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Supply of homes for sale dried up in November across metro Denver

Snow wasn’t the only thing missing in metro Denver in November. Home listings dried up, with the inventory of available properties down by a third from October. The shortage is so severe that single-family home prices revisited record highs reached this summer, according to a monthly update from the Denver Metro Association of Realtors.

There were 1,444 single-family homes for sale at the end of November, down 38.4% from October and 17.7% from a year earlier. The supply of condos and townhomes fell 21.6% month-over-month and 51.6% on the year to 804 listings. Normally, the inventory of homes for sale drops 11.4% between October and November, and last month’s decline was one for the record books, DMAR said.

November’s inventory was also a record low for the month, according to the report. If December sees a 25% drop in inventory from November, metro Denver could end the year with a paltry 1,686 active properties, noted Andrew Abrams, chairman of the DMAR Market Trends Committee, which compiles the monthly report.

“That is drastically lower than the end of 2020 and could lead to the most competitive year yet,” he said in comments included with the report, adding that 2021 homes sales are on track to surpass annual sales seen in any year in the past five years.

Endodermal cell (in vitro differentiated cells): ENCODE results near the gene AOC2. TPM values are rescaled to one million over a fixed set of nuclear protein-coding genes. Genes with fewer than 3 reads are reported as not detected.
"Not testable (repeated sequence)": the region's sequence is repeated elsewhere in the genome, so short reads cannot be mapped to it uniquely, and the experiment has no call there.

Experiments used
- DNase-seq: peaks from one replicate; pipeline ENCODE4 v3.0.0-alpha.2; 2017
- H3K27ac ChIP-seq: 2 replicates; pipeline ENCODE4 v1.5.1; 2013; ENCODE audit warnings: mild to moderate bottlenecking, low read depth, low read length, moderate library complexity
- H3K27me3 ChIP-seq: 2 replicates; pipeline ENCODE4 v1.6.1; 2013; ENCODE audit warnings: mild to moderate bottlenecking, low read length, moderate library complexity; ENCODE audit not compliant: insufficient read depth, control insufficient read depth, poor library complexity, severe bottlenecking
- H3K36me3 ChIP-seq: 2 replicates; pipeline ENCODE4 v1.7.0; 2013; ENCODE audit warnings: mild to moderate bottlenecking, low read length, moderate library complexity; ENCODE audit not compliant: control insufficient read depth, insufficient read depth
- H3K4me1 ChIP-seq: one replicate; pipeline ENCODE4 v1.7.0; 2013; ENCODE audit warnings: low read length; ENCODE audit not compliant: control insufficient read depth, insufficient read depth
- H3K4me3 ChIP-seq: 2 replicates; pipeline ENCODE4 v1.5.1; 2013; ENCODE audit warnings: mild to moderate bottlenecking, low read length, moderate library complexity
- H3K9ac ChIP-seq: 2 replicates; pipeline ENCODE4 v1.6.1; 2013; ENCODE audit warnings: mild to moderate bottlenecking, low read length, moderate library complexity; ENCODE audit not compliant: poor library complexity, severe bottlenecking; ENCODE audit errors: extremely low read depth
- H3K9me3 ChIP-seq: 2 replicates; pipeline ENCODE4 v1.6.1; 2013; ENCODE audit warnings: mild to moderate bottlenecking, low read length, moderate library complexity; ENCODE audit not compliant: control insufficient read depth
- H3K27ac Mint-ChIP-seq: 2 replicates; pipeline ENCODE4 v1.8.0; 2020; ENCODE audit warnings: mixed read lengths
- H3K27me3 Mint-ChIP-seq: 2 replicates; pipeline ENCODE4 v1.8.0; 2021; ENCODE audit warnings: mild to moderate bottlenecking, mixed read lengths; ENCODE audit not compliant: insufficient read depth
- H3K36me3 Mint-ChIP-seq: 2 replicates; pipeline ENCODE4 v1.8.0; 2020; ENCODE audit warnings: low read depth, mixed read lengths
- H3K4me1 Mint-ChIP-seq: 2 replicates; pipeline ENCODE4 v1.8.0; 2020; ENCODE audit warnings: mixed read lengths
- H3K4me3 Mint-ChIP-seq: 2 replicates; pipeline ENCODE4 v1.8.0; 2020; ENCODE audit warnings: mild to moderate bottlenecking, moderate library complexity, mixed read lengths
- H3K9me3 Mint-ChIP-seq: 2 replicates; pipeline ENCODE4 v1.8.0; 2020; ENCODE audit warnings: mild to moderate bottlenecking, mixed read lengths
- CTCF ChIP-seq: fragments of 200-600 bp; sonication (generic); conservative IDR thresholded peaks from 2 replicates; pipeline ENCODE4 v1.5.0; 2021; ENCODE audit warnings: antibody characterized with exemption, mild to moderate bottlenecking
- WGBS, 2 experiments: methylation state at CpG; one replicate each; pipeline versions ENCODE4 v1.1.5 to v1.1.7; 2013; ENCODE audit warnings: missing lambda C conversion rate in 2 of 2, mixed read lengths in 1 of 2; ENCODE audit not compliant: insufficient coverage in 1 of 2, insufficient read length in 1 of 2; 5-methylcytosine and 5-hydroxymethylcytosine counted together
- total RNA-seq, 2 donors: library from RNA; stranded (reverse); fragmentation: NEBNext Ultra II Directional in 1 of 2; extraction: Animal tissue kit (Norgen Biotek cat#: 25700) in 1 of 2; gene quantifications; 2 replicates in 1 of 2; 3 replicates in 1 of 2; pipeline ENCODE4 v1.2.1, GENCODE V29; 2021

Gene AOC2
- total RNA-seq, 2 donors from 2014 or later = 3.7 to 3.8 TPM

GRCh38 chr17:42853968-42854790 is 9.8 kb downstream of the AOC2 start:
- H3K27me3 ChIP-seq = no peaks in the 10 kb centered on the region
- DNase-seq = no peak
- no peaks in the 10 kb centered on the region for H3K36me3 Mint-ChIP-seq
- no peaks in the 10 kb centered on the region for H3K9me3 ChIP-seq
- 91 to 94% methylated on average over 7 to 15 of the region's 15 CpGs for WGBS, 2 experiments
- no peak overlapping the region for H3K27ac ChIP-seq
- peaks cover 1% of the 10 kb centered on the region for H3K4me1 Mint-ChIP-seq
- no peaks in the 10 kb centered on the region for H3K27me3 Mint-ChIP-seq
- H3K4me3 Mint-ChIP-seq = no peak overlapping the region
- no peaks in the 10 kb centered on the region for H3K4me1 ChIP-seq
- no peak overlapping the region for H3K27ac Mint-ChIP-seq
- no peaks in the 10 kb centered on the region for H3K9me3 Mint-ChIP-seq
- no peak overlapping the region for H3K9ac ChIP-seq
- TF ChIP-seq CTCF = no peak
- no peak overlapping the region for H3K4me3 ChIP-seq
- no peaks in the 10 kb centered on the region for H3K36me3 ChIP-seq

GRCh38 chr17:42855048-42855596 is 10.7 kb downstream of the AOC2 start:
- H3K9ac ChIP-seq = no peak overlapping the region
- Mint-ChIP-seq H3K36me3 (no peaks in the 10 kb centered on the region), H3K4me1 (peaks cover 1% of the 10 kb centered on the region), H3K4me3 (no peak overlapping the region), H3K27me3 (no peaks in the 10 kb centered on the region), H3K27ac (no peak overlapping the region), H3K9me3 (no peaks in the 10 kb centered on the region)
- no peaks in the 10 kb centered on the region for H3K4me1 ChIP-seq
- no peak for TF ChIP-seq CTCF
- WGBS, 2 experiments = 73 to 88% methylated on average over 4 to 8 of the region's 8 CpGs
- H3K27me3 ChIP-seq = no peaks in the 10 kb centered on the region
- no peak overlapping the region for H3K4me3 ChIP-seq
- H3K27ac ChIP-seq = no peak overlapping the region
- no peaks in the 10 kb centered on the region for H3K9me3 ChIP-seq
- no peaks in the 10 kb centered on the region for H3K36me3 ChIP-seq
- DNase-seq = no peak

A nearly 30% drop in new listings compared to October contributed to the inventory shortages, but new listings last month were on par with November 2020. Demand remains strong, with 4,392 closings but only 3,741 new listings hitting the market. Closings were down 10.4% from October, but that appears to be more about a lack of homes to buy. Half of new listings went under contract in five days or less after hitting the market.

The lack of supply is once again putting upward pressure on home prices, which had shown signs of leveling off. The median price of a single-family home sold in November rose 2.7% from October to $600,000, tieing the record high reached in June. The median sales price for condos and townhomes did reach a record $390,000 in November, up 4% from October. Median single-family home prices are up 17.6% on the year, while condo prices are up 16.4%.

A separate analysis from Zillow may explain what is going on. It estimates that new home construction nationally fell short of population growth by 1.35 million homes between 2008 and 2020 in the 35 largest metro areas. In metro Denver, builders undersupplied the market by 64,200 homes, helping explain inventory shortages and skyrocketing home price appreciation.

“Builders in recent months have put the pedal to the metal to get new homes up and meet a rush of demand, and we just saw the first full year of above-average construction since the mid-2000s housing crash,” said Zillow senior economist Jeff Tucker in the report. “This isn’t a new boom cycle of new construction so much as it’s an attempt to get even from the last bust. There is still a long way to go to catch up from more than a decade of slow construction, and some markets have longer to go than others.”

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